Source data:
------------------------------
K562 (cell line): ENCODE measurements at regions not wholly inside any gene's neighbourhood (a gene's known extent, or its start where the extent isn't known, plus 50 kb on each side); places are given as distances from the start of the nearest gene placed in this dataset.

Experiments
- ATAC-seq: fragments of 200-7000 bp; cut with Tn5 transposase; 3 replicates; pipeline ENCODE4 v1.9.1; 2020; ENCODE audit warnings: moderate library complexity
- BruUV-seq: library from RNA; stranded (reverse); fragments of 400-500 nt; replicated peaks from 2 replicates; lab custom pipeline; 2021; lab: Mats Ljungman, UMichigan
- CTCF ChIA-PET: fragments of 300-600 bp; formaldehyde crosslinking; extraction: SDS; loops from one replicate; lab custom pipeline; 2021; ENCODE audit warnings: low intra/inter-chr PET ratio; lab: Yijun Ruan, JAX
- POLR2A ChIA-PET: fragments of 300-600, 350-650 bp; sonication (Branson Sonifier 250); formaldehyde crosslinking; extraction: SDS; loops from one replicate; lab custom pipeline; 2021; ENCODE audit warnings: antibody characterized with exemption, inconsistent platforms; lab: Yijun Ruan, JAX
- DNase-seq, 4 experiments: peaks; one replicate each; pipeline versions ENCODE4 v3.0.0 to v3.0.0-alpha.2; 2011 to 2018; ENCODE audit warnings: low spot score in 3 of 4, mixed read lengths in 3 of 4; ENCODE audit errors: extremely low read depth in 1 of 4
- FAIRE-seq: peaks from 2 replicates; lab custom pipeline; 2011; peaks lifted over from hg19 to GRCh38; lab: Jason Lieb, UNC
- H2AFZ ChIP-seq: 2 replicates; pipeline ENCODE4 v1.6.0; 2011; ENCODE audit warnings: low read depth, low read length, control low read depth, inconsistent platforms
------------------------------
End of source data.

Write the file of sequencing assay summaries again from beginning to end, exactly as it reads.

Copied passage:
K562 (cell line): ENCODE measurements at regions not wholly inside any gene's neighbourhood (a gene's known extent, or its start where the extent isn't known, plus 50 kb on each side); places are given as distances from the start of the nearest gene placed in this dataset.

Experiments
- ATAC-seq: fragments of 200-7000 bp; cut with Tn5 transposase; 3 replicates; pipeline ENCODE4 v1.9.1; 2020; ENCODE audit warnings: moderate library complexity
- BruUV-seq: library from RNA; stranded (reverse); fragments of 400-500 nt; replicated peaks from 2 replicates; lab custom pipeline; 2021; lab: Mats Ljungman, UMichigan
- CTCF ChIA-PET: fragments of 300-600 bp; formaldehyde crosslinking; extraction: SDS; loops from one replicate; lab custom pipeline; 2021; ENCODE audit warnings: low intra/inter-chr PET ratio; lab: Yijun Ruan, JAX
- POLR2A ChIA-PET: fragments of 300-600, 350-650 bp; sonication (Branson Sonifier 250); formaldehyde crosslinking; extraction: SDS; loops from one replicate; lab custom pipeline; 2021; ENCODE audit warnings: antibody characterized with exemption, inconsistent platforms; lab: Yijun Ruan, JAX
- DNase-seq, 4 experiments: peaks; one replicate each; pipeline versions ENCODE4 v3.0.0 to v3.0.0-alpha.2; 2011 to 2018; ENCODE audit warnings: low spot score in 3 of 4, mixed read lengths in 3 of 4; ENCODE audit errors: extremely low read depth in 1 of 4
- FAIRE-seq: peaks from 2 replicates; lab custom pipeline; 2011; peaks lifted over from hg19 to GRCh38; lab: Jason Lieb, UNC
- H2AFZ ChIP-seq: 2 replicates; pipeline ENCODE4 v1.6.0; 2011; ENCODE audit warnings: low read depth, low read length, control low read depth, inconsistent platforms